Mayo Clinic's approach

At Mayo Clinic, experts in heart rhythm problems provide compassionate, whole-person care to people undergoing an EP study.

Photo shows a group of Mayo Clinic experts collaborating Collaborating to provide the best care

At Mayo Clinic, specialists work together to understand your condition and provide personalized treatment options.

A collaborative approach to care

An EP study is done by heart specialists (cardiologists) with special training in heart rhythm disorders (electrophysiologists). Mayo Clinic has one of the largest electrophysiology practices, with 30 specialists working in the Electrophysiology Laboratory.

Electrophysiologists work closely with other experts, including cardiologists and cardiac surgeons, in the Heart Rhythm Clinic to understand your heart condition and recommend the treatment options that will work best for you. This team approach helps ensure you receive exactly the care you need.

Doctors trained in treating children with heart conditions (pediatric cardiologists) work with a team of experts to care for children with arrhythmias at Mayo Clinic's campus in Minnesota.

Photo shows Mayo Clinic experts in the electrophysiology lab Incorporating the latest technology to make an accurate diagnosis

Mayo Clinic experts have access to the most advanced systems for diagnosing and treating heart rhythm problems.

The most advanced diagnostic systems

Mayo Clinic doctors performing EP studies have the latest and most advanced technology available to understand your condition.

The experienced staff uses advanced mapping systems, including multielectrode mapping and 3-D heart mapping. If you're undergoing cardiac ablation, these technologies help your care team accurately determine where to apply the ablation in order to give the greatest chance for success. Mapping with imaging technologies such as an MRI and intracardiac echocardiography reduces your exposure to radiation.

For people with arrhythmia who will undergo cardiac ablation procedures, Mayo Clinic doctors use radiofrequency energy and cryoablation. Energy is applied using the latest innovations in treatment catheters and technology, including balloon catheters and robotic catheter ablation.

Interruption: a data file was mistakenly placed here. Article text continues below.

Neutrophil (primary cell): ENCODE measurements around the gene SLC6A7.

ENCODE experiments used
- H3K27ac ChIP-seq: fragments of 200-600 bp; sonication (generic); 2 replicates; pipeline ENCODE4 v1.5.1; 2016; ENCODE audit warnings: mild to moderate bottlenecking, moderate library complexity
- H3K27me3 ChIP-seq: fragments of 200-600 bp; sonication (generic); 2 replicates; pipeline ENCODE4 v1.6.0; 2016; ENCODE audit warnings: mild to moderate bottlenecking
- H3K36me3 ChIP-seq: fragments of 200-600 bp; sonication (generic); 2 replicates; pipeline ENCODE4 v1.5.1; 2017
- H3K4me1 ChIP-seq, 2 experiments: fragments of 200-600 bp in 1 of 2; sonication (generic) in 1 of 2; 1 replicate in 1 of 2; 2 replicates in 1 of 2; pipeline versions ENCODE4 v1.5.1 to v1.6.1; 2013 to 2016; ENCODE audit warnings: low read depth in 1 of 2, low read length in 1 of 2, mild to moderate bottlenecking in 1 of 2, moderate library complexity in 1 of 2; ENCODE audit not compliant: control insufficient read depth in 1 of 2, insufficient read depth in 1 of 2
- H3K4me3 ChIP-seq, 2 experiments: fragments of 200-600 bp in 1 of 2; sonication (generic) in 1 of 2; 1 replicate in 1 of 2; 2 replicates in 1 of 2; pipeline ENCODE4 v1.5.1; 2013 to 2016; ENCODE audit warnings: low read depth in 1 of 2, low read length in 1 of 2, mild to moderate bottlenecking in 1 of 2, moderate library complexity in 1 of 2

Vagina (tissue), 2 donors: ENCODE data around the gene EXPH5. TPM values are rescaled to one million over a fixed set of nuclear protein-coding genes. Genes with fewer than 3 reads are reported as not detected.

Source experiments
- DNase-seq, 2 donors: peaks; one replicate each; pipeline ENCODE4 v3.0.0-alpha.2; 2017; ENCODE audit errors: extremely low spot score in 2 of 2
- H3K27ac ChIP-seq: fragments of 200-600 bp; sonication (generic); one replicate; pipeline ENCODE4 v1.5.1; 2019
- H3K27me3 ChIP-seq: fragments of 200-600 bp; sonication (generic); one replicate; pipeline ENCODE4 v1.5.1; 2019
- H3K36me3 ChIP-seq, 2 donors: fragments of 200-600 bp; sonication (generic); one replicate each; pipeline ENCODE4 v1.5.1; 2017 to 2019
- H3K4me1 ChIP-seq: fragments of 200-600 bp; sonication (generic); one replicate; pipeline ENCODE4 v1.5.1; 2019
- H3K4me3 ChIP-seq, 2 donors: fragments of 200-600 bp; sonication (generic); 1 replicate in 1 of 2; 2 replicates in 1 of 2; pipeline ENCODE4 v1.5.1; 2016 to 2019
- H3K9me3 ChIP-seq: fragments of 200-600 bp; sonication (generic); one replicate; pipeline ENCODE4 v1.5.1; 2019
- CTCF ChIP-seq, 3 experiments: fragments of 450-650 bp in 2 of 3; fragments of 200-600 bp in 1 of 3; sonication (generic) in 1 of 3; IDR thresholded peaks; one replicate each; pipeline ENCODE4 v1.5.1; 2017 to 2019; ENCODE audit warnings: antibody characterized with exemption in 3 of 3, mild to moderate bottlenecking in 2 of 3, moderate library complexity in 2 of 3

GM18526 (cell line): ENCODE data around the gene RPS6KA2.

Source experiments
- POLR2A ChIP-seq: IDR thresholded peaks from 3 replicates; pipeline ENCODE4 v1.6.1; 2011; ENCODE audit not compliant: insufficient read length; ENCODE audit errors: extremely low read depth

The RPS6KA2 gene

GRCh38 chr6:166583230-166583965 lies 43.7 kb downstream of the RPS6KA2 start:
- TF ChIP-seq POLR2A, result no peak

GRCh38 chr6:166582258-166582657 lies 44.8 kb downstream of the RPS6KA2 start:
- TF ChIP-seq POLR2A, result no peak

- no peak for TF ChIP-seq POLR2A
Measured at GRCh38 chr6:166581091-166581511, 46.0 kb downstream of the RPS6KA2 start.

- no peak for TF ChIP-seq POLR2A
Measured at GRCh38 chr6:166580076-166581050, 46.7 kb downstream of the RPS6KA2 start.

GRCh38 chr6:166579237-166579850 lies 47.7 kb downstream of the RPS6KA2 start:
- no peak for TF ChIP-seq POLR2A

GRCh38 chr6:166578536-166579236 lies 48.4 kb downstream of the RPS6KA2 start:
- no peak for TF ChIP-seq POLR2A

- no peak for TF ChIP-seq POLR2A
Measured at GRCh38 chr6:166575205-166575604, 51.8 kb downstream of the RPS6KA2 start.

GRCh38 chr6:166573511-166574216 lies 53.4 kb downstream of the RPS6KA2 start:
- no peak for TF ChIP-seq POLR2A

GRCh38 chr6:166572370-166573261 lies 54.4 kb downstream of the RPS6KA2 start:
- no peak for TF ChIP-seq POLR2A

Expertise in all arrhythmias, including rare and difficult cases

Mayo Clinic doctors have used EP studies to diagnose and treat a variety of arrhythmia types, including types that are very rare and those that are difficult to treat.

Mayo Clinic experts specialize in treating:

  • Complex atrial arrhythmias
  • Complex ventricular arrhythmias
  • Cardiac ablation in people who have undergone the procedure previously
  • Ablation for adults and children with congenital heart disease
Photo shows Mayo Clinic expert advising a patient Compassionate and personalized care from experts

Your Mayo Clinic care team has extensive experience diagnosing and treating all types of arrhythmias.

Experience you can trust

Mayo Clinic heart specialists have extensive experience diagnosing and treating all types of heart arrhythmias, including very rare types.

Your Mayo Clinic care team is experienced in using cardiac ablation to treat arrhythmia and performs many procedures. Each year, about 1,500 people undergo cardiac ablation at Mayo Clinic.

Studies show there is a reduced risk of complications from cardiac ablation when the procedure is performed by an experienced electrophysiologist in a hospital that performs many procedures.